- Looking at excess return divided by the downside deviation in of 0.08 in the period of the last 3 years, we see it is relatively smaller, thus worse in comparison to SPY (1.05).

'Ulcer Index is a method for measuring investment risk that addresses the real concerns of investors, unlike the widely used standard deviation of return. UI is a measure of the depth and duration of drawdowns in prices from earlier highs. Using Ulcer Index instead of standard deviation can lead to very different conclusions about investment risk and risk-adjusted return, especially when evaluating strategies that seek to avoid major declines in portfolio value (market timing, dynamic asset allocation, hedge funds, etc.). The Ulcer Index was originally developed in 1987. Since then, it has been widely recognized and adopted by the investment community. According to Nelson Freeburg, editor of Formula Research, Ulcer Index is “perhaps the most fully realized statistical portrait of risk there is.'

Using this definition on our asset we see for example:- Compared with the benchmark SPY (5.59 ) in the period of the last 5 years, the Downside risk index of 5.42 of High Yield ETF is smaller, thus better.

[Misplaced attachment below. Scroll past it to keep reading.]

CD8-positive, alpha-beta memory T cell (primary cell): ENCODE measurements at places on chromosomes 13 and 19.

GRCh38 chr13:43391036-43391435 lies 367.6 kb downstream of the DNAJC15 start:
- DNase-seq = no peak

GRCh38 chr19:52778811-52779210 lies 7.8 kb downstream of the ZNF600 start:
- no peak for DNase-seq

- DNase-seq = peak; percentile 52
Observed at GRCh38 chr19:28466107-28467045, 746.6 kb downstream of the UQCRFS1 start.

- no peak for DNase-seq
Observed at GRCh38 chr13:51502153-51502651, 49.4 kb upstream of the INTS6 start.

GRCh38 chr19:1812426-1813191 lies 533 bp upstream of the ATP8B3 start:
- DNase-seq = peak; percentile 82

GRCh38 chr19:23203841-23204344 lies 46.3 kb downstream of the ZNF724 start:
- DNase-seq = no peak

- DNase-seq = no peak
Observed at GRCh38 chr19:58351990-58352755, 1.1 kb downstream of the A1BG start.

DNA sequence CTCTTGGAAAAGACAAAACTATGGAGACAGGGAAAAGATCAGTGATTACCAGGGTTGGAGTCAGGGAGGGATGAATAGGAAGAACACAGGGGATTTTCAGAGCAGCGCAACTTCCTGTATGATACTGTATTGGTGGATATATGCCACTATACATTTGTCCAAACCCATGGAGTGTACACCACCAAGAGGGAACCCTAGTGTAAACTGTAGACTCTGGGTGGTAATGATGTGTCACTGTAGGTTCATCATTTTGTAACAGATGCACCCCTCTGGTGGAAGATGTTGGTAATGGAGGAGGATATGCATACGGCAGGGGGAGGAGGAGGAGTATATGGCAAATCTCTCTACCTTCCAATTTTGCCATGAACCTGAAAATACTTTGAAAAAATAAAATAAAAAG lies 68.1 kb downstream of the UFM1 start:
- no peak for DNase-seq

- During the last 3 years, the Ulcer Index is 6.91 , which is larger, thus worse than the value of 6.38 from the benchmark.

'A maximum drawdown is the maximum loss from a peak to a trough of a portfolio, before a new peak is attained. Maximum Drawdown is an indicator of downside risk over a specified time period. It can be used both as a stand-alone measure or as an input into other metrics such as 'Return over Maximum Drawdown' and the Calmar Ratio. Maximum Drawdown is expressed in percentage terms.'

Applying this definition to our asset in some examples:- Looking at the maximum drop from peak to valley of -28.3 days in the last 5 years of High Yield ETF, we see it is relatively greater, thus better in comparison to the benchmark SPY (-33.7 days)
- During the last 3 years, the maximum reduction from previous high is -28.3 days, which is greater, thus better than the value of -33.7 days from the benchmark.